Search under way for Briton amid ruins of historic city

Click to follow
The Independent Online

A Briton is among those missing in Iran after the massive earthquake that killed up to 20,000 people, officials said yesterday.

A Briton is among those missing in Iran after the massive earthquake that killed up to 20,000 people, officials said yesterday.

A second Briton touring the ancient city of Bam was slightly hurt in the disaster, but is now recovering in hospital, a spokesman for the British embassy in Tehran said.

A search team is scouring the city, 630 miles south-east of the capital, to try to track down the missing Briton, who was in the area when the quake struck on Friday morning and has not been heard from since.

Officials have not released the name, age or sex of any of the British nationals caught up in the disaster. Twenty-eight British tourists in the region escaped unharmed.

One group was in Bam at the time of the earthquake, which reduced most of the city to rubble, and a second tour party was due to visit from the nearby town of Kerman that morning.

A British travel agency, Realworld Travel, based in Norwich, organised a two-week tour that started on 19 December, according to its website. On the eighth day of the tour, the party was due to "visit the fortress of Bam and the exquisite mausoleum of Shah Ne'matollah Vali at Mahan". Representatives from Realworld Travel were unavailable for comment last night.

The Foreign Office yesterday warned Britons not to travel to south-eastern Iran following the earthquake. It updated its advice to travellers, saying all British nationals not connected to the rescue mission should avoid the area until further notice.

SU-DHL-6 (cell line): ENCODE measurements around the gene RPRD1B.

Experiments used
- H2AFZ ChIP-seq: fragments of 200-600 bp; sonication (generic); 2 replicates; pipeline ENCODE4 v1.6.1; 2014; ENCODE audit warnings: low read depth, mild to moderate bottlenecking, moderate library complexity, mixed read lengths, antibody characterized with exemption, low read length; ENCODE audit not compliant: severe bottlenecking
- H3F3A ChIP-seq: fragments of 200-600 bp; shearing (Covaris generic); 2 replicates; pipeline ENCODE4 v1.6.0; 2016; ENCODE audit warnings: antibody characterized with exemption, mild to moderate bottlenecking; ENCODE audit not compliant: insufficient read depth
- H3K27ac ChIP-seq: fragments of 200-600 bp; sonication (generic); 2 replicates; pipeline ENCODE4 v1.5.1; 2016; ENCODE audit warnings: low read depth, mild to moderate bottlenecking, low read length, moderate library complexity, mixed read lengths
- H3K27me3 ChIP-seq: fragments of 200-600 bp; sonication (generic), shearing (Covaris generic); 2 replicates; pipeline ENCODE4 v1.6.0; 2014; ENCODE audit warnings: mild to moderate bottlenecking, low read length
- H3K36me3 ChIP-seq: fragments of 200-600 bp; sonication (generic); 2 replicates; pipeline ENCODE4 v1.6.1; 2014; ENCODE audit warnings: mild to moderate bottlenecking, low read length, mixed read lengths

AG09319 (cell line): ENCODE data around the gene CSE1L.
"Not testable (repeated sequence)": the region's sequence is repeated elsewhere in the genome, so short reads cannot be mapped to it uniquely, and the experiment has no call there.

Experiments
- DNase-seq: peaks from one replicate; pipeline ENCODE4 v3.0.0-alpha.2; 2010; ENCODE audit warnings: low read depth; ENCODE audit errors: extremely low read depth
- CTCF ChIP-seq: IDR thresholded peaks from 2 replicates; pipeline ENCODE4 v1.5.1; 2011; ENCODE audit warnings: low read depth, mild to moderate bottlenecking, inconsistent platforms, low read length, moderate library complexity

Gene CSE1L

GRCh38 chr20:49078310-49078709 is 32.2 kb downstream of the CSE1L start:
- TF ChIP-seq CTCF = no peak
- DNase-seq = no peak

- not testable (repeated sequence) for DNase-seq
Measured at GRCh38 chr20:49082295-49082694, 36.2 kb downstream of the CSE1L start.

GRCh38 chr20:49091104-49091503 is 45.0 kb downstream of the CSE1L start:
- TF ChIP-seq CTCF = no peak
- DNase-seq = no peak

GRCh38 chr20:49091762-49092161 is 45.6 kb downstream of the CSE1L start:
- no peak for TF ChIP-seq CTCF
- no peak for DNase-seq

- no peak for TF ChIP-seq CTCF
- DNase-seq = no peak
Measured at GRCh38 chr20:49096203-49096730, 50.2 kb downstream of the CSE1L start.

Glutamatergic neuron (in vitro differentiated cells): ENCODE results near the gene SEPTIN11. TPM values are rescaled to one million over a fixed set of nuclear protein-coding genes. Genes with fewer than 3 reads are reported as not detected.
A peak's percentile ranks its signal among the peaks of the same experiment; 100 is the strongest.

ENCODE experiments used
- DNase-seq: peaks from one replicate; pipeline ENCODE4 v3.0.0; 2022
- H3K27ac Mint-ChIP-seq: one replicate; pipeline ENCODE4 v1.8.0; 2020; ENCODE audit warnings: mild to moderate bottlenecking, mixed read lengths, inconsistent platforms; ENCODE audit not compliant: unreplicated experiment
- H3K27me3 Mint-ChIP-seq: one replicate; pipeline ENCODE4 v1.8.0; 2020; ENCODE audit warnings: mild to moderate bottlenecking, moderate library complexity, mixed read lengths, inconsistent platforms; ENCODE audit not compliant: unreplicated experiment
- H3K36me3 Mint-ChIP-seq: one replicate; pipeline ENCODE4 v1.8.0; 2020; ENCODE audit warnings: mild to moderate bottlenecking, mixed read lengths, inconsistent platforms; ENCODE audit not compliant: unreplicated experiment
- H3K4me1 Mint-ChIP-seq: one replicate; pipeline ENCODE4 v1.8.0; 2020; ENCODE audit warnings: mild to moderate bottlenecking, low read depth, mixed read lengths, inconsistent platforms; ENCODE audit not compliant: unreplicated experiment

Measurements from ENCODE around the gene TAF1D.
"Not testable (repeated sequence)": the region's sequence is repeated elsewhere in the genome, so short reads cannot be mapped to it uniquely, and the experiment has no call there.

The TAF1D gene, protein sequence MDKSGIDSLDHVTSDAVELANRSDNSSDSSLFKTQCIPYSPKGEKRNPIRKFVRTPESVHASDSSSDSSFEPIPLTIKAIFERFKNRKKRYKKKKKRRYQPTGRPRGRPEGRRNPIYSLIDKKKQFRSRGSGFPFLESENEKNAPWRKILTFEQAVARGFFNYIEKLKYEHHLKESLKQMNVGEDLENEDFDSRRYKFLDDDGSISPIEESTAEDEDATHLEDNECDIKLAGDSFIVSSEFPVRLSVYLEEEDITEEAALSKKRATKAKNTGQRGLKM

The Foreign Office has also warned of a heightened risk of terrorism in the country. British nationals have already been alerted to a "significant threat" from terrorism, but earlier this week the Iranian Foreign Minister warned of an increased risk of attacks from al-Qa'ida in the country.

On four occasions between 1 and 14 September, shots were fired at the British embassy compounds in Tehran. On 21 November a small incendiary device was thrown at the back gate of the embassy. There were no casualties.

The United Nations cultural agency, Unesco, has asked Iran for permission to send a team of experts to the fortress at Bam, which has been under consideration for the agency's list of protected World Heritage Sites.

Bam was dominated by a giant medieval fortress complex of towers, domes and walls, all made of mud brick, overlooking a walled old city.

"The site of Bam is considered one of the very, very important sites of mud-brick architecture," said Mounir Bouchenaki, a Unesco heritage specialist.

Parts of the old city date back 2,000 years, though most of the structures were built between the 15th and 18th centuries.

Bam was a major commercial and trading town on the famous Spice Route, a tributary of the Silk Road, connecting trade routes from India through Iran to Central Asia and China. The city was also an important textile producer, known for fine fabrics throughout the Islamic world.

Comments